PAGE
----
TAVEL: Single-payer health system would solve many problems

Keywords Opinion / Viewpoint

The Affordable Care Act has improved the lives of many Americans, but more is needed to solve our health care crisis. Almost 30 million people still do not have adequate coverage, resulting in deficient health care and many bankruptcies. Numerous sub-optimal plans offered by employers result in continued financial distress.

A recent study shows that much of the variation in medical spending is determined by capacity rather than by medical need. The study concluded that such wasted care accounts for more than half of all Medicare spending, representing a major contributor to the rapidly rising costs.

Indeed, investing in health care buildings and equipment for reasons other than anticipated need duplicates services and drives up utilization. If capital investments exceed community health care needs, prosperous hospitals can expand and modernize while impoverished ones cannot, threatening the viability of safety-net institutions that serve vulnerable populations. A national single-payer planning system could address these capacity problems.

Administrative overhead is another challenge. In contrast to the ACA’s requirement that private insurers spend at least 85% of their revenue on delivery of health care, more than 98% of Medicare’s expenditures are so devoted. Estimates vary, but one-quarter to one-third of our costs are driven by insurance company overhead and profits. Roughly half of these costs would be recovered under single-payer and could instead be devoted to the delivery of meaningful health care. Streamlined billing under single-payer would also save physicians vast overhead costs.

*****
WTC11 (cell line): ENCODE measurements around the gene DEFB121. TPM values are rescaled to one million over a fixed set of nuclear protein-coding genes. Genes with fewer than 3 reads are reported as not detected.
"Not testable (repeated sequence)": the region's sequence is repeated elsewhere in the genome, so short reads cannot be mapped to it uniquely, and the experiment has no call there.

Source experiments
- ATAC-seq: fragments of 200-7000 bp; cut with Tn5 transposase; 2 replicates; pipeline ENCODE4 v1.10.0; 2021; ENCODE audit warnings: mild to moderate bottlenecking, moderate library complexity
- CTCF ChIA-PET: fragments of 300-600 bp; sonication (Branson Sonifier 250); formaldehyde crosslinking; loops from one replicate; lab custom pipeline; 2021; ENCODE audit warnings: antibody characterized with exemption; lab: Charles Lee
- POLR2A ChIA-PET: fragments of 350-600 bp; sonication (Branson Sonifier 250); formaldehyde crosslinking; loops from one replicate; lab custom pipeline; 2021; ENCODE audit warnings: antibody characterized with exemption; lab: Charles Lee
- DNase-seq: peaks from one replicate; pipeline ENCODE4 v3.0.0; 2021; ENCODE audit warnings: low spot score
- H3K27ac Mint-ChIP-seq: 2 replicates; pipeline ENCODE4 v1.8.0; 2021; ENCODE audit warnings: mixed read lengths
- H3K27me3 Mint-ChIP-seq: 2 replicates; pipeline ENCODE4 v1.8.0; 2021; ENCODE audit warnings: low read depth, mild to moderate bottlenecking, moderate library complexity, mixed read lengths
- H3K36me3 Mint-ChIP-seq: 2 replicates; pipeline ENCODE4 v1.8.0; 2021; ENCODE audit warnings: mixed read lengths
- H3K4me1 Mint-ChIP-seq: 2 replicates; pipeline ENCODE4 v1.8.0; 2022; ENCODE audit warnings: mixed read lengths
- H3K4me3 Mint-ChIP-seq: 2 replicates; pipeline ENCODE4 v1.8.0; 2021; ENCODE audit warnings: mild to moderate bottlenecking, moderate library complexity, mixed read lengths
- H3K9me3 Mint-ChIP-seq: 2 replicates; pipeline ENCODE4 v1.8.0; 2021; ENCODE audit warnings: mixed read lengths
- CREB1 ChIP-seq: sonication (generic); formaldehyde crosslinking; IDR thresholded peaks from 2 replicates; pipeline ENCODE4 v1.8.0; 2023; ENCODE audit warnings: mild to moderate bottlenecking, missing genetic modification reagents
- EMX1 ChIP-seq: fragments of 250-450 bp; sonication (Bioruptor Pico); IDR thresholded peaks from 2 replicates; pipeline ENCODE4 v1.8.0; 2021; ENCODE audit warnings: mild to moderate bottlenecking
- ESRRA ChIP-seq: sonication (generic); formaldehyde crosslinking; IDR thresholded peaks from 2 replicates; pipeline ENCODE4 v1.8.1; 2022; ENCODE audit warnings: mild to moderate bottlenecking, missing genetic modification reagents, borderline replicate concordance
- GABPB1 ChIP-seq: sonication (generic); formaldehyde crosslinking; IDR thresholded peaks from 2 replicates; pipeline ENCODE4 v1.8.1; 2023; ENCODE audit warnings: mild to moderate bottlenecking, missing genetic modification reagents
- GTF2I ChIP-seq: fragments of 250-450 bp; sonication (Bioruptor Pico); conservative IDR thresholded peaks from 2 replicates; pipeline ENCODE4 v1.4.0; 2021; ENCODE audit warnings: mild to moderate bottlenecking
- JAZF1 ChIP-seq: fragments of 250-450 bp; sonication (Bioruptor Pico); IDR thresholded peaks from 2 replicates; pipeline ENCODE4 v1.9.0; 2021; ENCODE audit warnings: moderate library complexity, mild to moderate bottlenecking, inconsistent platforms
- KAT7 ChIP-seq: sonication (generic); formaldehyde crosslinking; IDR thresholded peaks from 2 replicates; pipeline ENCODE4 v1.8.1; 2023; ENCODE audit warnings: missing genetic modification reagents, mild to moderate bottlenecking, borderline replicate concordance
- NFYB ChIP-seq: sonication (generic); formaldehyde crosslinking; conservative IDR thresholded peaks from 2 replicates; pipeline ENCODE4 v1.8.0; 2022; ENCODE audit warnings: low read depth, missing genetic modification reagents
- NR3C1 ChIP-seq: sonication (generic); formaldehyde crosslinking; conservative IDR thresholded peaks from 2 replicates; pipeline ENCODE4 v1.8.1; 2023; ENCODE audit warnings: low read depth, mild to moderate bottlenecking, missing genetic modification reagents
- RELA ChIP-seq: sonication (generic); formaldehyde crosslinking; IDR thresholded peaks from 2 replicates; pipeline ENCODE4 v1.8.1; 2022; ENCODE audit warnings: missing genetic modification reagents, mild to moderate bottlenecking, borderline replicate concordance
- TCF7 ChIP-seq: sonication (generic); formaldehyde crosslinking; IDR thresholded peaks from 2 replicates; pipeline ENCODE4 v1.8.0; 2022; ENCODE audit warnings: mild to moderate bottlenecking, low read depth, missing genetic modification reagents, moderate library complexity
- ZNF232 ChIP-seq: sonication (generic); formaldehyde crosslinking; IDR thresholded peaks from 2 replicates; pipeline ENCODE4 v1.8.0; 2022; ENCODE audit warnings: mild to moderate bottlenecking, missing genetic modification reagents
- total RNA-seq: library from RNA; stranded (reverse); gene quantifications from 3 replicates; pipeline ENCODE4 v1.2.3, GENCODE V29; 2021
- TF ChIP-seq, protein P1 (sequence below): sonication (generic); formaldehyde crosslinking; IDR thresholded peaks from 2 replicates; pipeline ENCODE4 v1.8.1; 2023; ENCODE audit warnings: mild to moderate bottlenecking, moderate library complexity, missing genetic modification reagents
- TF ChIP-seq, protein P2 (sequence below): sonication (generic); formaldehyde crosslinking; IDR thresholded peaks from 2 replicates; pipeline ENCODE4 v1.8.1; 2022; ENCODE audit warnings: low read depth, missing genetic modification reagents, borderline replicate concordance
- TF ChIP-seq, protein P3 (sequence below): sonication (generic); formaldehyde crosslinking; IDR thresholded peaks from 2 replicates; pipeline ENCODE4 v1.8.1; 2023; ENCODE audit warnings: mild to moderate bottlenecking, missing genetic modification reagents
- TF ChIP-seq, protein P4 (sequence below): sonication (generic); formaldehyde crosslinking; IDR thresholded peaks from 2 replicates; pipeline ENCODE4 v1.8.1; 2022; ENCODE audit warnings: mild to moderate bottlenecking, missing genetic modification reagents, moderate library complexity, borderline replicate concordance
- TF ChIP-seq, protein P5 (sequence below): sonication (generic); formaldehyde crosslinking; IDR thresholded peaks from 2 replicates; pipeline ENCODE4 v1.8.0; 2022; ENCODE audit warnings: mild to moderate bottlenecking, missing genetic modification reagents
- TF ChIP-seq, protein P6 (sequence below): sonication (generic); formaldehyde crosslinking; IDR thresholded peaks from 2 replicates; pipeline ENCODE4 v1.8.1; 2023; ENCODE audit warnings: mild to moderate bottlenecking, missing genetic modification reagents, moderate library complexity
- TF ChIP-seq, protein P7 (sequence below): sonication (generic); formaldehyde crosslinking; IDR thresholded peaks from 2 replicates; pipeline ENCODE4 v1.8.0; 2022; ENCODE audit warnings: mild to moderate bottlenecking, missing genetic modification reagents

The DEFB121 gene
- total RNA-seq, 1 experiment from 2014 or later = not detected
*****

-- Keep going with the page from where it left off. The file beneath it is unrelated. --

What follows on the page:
A single-payer model could convert public programs such as Medicare and Medicaid into an efficient single system, allowing us to scrap Medicaid altogether. That would eliminate a second-tier system (Medicaid) that is inherently unfair. It relegates a substantial number of people into an inferior status that compensates less, leads to substandard medical care, and causes frustration for caregivers.

Drug prices are another culprit. Acceptable drug lists vary widely among health plans. Negotiated prices depend strongly upon the buyer’s purchasing volume. Only a single-payer system enables the kind of unified bulk purchasing of drugs and medical devices that would give the buyer adequate power. A model for this structure exists today in the U.S. Department of Veterans Affairs, which uses government negotiating authority to pay roughly half the retail price of drugs.

Lower physician income is often a concern associated with single-payer systems, but such a system could allow for caregivers to receive adequate reimbursement of expenses. Moreover, physicians might best be compensated with regular salary-type payments rather than the current “fee for service” model, which encourages excess medical tests and procedures that drive up costs without providing better outcomes.

Since the entire population would ultimately participate in and be covered by a basic single-payer system, it would provide automatic coverage for everyone, including those with pre-existing conditions.

Although employer-financed coverage could simultaneously be allowed to continue, individuals so covered could be allowed to opt out at any time to enter the single-payer government-sponsored system. This choice would provide a means for employers to reduce their financial burdens, while at the same time allow patients the flexibility to move freely to other employers without losing coverage. Competition with the public option would force private insurers to compete with the single-payer, likely forcing them to lower their prices to survive.

The ACA has begun the process of much-needed change, but we need to go further in reforming health care to give all Americans the right to comprehensive coverage. The rest of the modern world has shown that basic single-payer systems consume a far lower percentage of national resources, while providing equal or greater health care benefits. We need to consider many of these proven solutions.•

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Tavel is clinical professor emeritus at the Indiana University School of Medicine.

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